The championship-or-bust season sits on the precipice of disaster now, one loss from a summer of discontent and an avalanche of searing criticism.
Lose Game 6 on Thursday in Boston, and Year Two of the Big Three era is done, and this franchise faces every question it wants to avoid: Why were its stars outperformed in the clutch? Should the Big Three be broken up? Should a coaching change be considered?
Win in Boston — where Miami has won just once in eight games the past two seasons — and the Heat gets a 48-hour reprieve, until a series-deciding Game 7 on Saturday.
“There’s added pressure, but I think it will be a great thing for us,” Chris Bosh said Wednesday. “You really rise to the occasion when the pressure is there. Hopefully, this will be one of these moments where we look back and say, ‘Remember, we were down 3-2 going into Boston?’
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“People on the outside think it’s easy. It’s the most difficult thing you have to do as a professional. We’re finding that out now. We’re going into one of the toughest places in the world.”
Though this Heat group lost its only previous playoff elimination game (against Dallas in the NBA Finals), Dwyane Wade said, “We normally respond really well to desperation. I never thought we would be in this situation. We have to play as close to perfection as possible.”
LeBron James, averaging 31.8 points and 10.0 rebounds in the series, is 2-9 in playoff games in Boston (1-3 as a member of the Heat) since the Celtics put together their Big 3 in 2007.
“I know how much pain this team has given me over the years,” James said. “It’s only right we go up there in an elimination game. I’m putting a lot of pressure on myself to come through.”
Through five games, the Heat still hasn’t solved vexing problems. Among them:
• The Celtics are disrupting the Heat’s offense by switching defensive schemes. Miami scored 16 points in 13 possessions against the zone Wednesday (a good ratio), but the double-teams and the mixing of coverages — combined with errant Heat shooting — have led to several exasperating droughts.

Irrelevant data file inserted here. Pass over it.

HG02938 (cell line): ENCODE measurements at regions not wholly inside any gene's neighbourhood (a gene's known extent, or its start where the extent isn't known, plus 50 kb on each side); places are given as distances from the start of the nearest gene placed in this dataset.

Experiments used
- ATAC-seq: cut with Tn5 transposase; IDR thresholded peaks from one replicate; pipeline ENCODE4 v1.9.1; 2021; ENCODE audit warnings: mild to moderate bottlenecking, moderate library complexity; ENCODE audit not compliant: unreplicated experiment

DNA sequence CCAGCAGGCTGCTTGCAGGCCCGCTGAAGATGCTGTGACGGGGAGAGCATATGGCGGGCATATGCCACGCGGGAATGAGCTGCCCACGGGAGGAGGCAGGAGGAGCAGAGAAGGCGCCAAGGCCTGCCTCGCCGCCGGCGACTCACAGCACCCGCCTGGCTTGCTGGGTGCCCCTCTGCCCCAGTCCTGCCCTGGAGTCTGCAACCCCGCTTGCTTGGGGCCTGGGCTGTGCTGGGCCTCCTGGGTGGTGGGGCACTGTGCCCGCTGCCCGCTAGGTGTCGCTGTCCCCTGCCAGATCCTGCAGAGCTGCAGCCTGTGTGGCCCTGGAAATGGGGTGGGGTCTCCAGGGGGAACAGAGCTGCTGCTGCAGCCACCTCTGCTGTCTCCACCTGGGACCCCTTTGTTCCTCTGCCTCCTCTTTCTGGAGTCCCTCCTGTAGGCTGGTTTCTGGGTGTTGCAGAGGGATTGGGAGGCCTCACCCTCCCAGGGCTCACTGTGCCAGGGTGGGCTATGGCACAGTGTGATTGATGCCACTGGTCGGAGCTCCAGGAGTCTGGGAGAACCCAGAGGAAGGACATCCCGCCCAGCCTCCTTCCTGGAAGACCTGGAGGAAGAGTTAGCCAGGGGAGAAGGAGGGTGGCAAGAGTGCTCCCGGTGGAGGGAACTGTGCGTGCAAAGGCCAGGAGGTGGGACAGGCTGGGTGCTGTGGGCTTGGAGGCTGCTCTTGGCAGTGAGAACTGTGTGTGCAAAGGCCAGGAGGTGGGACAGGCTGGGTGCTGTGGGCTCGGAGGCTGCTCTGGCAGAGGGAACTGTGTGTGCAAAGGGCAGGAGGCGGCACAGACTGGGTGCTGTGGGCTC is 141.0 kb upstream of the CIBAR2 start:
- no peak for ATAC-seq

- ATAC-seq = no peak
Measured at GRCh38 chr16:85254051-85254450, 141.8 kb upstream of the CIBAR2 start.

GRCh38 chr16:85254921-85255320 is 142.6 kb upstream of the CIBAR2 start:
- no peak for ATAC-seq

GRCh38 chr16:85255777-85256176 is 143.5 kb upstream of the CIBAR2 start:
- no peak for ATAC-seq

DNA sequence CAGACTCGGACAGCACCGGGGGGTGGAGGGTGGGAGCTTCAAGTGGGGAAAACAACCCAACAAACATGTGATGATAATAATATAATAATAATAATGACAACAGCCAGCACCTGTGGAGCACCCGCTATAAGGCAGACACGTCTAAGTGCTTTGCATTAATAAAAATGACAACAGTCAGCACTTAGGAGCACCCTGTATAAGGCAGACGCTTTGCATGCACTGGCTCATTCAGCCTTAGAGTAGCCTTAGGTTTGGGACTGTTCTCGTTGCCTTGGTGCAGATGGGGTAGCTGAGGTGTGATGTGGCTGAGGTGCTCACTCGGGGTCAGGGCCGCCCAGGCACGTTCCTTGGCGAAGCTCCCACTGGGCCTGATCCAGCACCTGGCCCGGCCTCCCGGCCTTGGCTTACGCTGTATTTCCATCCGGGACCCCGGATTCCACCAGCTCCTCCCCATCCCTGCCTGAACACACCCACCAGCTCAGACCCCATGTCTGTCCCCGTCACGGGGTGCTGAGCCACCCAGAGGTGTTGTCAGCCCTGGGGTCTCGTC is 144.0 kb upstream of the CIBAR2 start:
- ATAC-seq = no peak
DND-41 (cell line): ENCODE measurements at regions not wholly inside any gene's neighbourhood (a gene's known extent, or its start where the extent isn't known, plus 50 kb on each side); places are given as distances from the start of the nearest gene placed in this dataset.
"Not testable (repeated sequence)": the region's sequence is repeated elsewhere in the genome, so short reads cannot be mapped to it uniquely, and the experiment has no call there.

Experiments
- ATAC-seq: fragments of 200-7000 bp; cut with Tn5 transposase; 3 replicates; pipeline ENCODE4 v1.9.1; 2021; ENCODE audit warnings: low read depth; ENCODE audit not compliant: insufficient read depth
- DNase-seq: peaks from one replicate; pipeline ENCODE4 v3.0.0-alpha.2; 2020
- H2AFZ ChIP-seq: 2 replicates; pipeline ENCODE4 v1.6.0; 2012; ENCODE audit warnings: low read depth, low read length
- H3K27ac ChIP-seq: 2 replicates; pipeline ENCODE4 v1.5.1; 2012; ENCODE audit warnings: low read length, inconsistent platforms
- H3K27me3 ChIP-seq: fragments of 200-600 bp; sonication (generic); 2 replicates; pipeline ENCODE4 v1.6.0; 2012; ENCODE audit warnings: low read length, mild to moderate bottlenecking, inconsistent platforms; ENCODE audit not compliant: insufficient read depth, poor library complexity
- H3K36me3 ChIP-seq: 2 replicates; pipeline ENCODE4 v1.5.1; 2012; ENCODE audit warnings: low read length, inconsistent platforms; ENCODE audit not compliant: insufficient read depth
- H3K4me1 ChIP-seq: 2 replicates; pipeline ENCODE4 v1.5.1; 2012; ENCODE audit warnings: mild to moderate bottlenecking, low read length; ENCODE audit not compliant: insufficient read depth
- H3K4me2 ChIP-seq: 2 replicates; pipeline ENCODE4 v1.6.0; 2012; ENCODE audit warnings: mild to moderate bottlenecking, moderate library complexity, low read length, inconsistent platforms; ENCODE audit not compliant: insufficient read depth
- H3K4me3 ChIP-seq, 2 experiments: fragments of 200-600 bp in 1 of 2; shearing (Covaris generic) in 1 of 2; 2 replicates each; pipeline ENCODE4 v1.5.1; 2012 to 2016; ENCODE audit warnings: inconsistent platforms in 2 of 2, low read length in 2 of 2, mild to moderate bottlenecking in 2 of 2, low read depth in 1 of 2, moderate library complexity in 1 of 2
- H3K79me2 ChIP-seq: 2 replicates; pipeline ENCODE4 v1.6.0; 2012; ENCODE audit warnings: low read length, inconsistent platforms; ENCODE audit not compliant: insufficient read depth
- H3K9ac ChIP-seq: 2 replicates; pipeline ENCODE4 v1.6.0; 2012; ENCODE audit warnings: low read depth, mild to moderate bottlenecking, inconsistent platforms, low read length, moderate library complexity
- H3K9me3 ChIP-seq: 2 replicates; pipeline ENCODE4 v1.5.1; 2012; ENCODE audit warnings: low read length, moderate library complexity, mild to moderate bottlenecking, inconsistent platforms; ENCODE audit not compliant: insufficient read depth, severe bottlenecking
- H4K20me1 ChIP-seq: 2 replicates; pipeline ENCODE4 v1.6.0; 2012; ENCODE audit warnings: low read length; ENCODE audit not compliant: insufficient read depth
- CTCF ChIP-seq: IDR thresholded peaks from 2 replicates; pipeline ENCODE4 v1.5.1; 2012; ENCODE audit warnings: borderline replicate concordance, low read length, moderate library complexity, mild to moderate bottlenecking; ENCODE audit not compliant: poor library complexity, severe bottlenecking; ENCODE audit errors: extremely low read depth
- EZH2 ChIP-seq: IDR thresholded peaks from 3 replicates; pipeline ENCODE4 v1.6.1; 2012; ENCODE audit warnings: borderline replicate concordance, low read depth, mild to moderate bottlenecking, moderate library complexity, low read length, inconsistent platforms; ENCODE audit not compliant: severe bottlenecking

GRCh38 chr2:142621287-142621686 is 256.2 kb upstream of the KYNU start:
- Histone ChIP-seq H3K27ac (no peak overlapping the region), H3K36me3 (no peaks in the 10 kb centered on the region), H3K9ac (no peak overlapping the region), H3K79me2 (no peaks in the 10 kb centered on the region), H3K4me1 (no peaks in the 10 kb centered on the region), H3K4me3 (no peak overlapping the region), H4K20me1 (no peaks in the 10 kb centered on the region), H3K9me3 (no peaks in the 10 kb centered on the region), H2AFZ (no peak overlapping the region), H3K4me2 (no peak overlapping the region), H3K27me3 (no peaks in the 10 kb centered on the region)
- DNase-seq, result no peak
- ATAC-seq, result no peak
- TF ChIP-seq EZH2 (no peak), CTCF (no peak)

Not only has Miami averaged 90.7 points and shot 43.5 percent in the past three games — compared with 98.5 and 46.9 in the regular season — but of the past 12 quarters, the Heat has scored between 14 and 21 points in eight of them, plus two points in the Game 4 overtime.
“They’re a good defensive team,” Wade said. “We’re not going to say we just missed shots.”
And this should not be understated: During the regular season, the Heat shot 290 more free throws than Boston, with Miami eighth in the league in attempts and Boston 27th. But the Celtics have taken more the past three games (73 to 69). And Miami is shooting 66.9 percent from the foul line, well below its 77.5 season mark.
Also, Miami has been over-reliant on three-pointers, making 18 of 62 the past three games and shooting them at a 29.2 percent clip in the series, down seven points from the regular season.
• Inability to control Rajon Rondo (20.6 points, 11.0 assists in this series) or Kevin Garnett (21.6 points, 10.8 rebounds). Even on a night when Rondo shot 3 for 15, he created havoc with 13 assists, seven of which resulted in dunks or layups.
Since Game 3, the Celtics have carved out passing angles to get Garnett the ball at the rim, often against an undersized defender.
Perhaps 6-11 Bosh, who played 14 minutes in his first game back, can make a difference in Game 6. Coach Erik Spoelstra said Bosh “will be able to handle a bigger load” Thursday but was non-committal about starting him.
• Clutch play. In the final five minutes of the fourth quarter (plus overtime) in games with a margin of five or less, the Celtics are 10 for 21 in the past two games, the Heat 7 of 24.
And over the entire playoffs, the Celtics are shooting 50 percent in that scenario (48 for 96), compared with 36.5 percent for the Heat (23 for 63).
And consider: While Paul Pierce is shooting 63.2 percent (12 for 19) and Rondo 51.6 (16 for 31) in those clutch minutes, James is at 31.6 percent (6 for 19) and Wade 40 percent (8 for 20).
• Wade’s poor first halves, a constant the past four games. Wade scored seven points in the first 4:22 of Game 5 but didn’t score again before halftime, closing the half 3 for 9. During the series, Wade is 11 for 40 in the first half, for 29 points — compared with 81 points after halftime, including 20 in Game 5.
• Inconsistent work from Miami’s role players. Aside from Udonis Haslem (31 rebounds the past two games), the ensemble’s play has been typically erratic.
“At this point, it’s not about schemes [or] play-calling,” Wade said. “It’s about mano-a-mano and see who comes out and wants it the most.”